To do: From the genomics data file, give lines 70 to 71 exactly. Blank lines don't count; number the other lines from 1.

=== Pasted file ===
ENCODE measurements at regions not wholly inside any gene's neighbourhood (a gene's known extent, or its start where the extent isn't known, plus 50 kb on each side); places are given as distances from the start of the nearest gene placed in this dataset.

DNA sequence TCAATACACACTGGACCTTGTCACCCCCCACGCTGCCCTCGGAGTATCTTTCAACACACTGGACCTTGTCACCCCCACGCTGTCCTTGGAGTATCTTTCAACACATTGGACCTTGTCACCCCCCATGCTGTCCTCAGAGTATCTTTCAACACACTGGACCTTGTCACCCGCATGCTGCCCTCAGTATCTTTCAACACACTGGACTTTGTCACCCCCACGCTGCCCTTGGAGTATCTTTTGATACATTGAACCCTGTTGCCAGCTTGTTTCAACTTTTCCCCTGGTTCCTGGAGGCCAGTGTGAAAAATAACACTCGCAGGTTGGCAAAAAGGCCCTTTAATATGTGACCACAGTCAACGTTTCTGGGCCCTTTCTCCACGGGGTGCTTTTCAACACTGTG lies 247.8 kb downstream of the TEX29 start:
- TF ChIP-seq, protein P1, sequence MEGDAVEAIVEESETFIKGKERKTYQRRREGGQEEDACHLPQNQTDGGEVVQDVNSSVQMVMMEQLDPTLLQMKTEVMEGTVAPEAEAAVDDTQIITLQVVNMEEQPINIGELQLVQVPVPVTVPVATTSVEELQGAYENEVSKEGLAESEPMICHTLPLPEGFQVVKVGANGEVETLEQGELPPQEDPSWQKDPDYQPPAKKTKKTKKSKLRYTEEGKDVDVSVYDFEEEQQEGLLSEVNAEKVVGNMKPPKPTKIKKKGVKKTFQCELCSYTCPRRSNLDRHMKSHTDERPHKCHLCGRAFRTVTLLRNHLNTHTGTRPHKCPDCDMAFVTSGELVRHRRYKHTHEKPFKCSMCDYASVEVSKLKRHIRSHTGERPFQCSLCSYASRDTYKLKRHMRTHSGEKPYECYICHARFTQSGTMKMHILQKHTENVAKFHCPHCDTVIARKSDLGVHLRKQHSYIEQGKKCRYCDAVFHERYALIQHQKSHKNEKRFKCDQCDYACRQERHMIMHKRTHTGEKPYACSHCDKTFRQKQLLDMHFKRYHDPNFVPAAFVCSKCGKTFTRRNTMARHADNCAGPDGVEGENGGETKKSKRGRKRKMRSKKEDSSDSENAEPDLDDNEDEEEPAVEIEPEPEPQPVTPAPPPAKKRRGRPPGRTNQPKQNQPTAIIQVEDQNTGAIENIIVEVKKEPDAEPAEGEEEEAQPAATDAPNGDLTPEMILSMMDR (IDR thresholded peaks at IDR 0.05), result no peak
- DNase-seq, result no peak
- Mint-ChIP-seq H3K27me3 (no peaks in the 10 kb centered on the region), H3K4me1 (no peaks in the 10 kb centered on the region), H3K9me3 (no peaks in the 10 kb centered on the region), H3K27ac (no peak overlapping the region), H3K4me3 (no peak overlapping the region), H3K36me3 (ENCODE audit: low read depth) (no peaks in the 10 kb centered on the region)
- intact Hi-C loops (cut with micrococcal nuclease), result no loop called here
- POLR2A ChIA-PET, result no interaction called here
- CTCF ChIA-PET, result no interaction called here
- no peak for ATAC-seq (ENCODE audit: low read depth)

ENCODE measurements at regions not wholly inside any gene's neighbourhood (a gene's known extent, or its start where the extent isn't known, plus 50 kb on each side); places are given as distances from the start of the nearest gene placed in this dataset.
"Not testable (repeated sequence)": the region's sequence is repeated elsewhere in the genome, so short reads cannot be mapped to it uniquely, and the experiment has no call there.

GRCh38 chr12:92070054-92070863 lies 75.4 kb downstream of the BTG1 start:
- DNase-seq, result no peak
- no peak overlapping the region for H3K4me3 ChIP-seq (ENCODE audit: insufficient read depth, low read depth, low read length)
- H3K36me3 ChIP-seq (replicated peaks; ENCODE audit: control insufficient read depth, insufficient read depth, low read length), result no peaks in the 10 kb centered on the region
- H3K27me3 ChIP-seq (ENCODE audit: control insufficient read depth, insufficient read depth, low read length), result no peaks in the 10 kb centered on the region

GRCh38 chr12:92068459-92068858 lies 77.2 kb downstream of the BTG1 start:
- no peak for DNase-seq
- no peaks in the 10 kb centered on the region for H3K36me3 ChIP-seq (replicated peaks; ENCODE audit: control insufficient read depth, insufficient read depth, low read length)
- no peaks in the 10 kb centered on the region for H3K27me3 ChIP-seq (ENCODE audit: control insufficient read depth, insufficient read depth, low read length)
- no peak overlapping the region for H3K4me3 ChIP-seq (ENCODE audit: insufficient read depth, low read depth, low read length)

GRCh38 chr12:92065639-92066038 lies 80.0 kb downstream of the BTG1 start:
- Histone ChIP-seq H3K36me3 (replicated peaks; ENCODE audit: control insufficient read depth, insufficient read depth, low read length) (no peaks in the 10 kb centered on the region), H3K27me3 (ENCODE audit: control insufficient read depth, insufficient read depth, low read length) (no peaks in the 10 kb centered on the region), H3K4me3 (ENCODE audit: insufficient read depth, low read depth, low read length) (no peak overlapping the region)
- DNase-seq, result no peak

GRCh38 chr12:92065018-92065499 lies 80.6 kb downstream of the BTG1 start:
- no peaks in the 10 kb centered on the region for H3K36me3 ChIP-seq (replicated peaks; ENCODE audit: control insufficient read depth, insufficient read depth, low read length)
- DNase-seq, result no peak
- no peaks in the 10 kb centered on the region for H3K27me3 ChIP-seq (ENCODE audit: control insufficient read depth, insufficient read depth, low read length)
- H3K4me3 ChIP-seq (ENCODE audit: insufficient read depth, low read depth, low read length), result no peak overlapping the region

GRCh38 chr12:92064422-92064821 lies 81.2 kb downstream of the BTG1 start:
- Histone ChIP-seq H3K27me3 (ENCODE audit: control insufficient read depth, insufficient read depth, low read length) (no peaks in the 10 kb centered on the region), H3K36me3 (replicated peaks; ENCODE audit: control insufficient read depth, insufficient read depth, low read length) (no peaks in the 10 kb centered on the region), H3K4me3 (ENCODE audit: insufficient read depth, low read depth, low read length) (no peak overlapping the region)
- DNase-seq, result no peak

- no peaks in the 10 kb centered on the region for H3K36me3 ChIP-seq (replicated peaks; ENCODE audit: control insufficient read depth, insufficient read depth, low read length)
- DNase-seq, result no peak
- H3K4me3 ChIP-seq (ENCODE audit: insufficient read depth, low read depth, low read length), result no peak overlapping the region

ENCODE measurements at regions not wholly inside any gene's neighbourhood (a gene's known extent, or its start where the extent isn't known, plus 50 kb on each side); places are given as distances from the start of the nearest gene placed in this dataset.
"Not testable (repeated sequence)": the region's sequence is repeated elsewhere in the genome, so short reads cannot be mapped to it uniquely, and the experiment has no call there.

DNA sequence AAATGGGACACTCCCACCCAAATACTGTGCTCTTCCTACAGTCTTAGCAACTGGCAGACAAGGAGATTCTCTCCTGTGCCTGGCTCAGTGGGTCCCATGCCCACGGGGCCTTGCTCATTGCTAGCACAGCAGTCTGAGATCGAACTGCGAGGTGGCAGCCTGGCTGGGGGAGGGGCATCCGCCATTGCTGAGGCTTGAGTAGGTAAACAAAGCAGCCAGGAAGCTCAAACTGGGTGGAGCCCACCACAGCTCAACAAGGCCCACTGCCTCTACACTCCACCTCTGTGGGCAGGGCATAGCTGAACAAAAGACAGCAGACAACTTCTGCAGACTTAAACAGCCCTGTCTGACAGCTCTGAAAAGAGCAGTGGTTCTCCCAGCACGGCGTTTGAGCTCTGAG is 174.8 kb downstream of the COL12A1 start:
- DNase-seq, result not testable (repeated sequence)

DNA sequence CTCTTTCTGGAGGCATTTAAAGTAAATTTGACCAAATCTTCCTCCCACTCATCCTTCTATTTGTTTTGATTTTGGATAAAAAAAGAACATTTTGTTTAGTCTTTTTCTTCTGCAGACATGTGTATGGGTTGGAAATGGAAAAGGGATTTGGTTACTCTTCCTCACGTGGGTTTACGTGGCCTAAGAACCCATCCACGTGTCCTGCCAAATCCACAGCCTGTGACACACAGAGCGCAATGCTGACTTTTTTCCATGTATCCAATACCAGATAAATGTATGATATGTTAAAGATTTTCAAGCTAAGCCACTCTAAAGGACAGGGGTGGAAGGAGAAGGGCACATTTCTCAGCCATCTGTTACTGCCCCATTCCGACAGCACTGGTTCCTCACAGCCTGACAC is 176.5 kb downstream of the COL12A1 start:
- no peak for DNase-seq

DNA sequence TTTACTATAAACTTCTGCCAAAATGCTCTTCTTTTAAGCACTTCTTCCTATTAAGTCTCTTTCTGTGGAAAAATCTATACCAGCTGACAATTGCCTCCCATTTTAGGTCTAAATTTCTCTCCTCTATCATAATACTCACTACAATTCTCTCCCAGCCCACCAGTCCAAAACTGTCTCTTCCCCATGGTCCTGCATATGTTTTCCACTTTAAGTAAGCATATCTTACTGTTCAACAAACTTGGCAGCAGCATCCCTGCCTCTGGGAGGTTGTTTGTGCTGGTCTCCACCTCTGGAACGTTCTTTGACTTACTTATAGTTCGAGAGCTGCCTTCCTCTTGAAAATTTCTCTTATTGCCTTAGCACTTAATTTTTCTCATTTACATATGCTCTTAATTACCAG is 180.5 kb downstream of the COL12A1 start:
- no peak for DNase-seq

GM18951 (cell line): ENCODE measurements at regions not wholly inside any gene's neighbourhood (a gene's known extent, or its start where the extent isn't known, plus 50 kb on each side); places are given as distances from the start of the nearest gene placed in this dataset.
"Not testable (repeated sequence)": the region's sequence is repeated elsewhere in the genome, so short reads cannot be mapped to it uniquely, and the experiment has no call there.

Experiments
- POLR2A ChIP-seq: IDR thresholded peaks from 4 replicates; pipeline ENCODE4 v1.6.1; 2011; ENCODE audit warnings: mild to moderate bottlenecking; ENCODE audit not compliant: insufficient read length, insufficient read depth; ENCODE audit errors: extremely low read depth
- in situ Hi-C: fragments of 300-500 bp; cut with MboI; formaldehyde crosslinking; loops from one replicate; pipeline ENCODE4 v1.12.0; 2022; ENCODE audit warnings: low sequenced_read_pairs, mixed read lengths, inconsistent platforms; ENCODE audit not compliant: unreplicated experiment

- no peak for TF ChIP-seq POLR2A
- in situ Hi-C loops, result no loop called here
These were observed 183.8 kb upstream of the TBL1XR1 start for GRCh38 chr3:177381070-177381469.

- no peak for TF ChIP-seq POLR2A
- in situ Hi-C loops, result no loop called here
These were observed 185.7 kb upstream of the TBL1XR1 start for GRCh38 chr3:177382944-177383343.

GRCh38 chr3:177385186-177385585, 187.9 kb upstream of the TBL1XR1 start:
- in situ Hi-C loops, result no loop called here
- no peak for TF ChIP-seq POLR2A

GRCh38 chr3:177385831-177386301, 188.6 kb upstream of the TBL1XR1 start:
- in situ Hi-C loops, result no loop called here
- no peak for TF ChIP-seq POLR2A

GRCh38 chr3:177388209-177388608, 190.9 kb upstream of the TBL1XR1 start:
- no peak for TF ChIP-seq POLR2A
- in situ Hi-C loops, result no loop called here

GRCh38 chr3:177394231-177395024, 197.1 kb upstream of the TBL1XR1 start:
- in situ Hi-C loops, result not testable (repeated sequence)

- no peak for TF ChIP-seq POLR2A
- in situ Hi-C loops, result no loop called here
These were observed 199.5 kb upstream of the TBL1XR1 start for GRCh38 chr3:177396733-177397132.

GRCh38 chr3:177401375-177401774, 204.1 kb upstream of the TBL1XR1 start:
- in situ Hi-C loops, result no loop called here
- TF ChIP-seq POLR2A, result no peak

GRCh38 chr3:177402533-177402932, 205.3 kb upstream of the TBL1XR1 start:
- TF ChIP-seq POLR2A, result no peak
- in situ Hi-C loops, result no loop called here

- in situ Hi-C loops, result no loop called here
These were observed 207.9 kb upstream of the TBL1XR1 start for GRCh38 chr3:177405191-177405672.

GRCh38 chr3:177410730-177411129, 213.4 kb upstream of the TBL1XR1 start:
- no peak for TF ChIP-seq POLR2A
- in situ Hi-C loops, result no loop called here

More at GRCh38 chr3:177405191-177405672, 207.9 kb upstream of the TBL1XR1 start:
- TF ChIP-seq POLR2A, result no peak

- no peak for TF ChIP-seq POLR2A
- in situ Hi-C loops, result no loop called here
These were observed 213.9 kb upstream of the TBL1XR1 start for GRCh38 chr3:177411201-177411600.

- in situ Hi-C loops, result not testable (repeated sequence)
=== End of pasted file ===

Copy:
- in situ Hi-C loops, result no loop called here
- TF ChIP-seq POLR2A, result no peak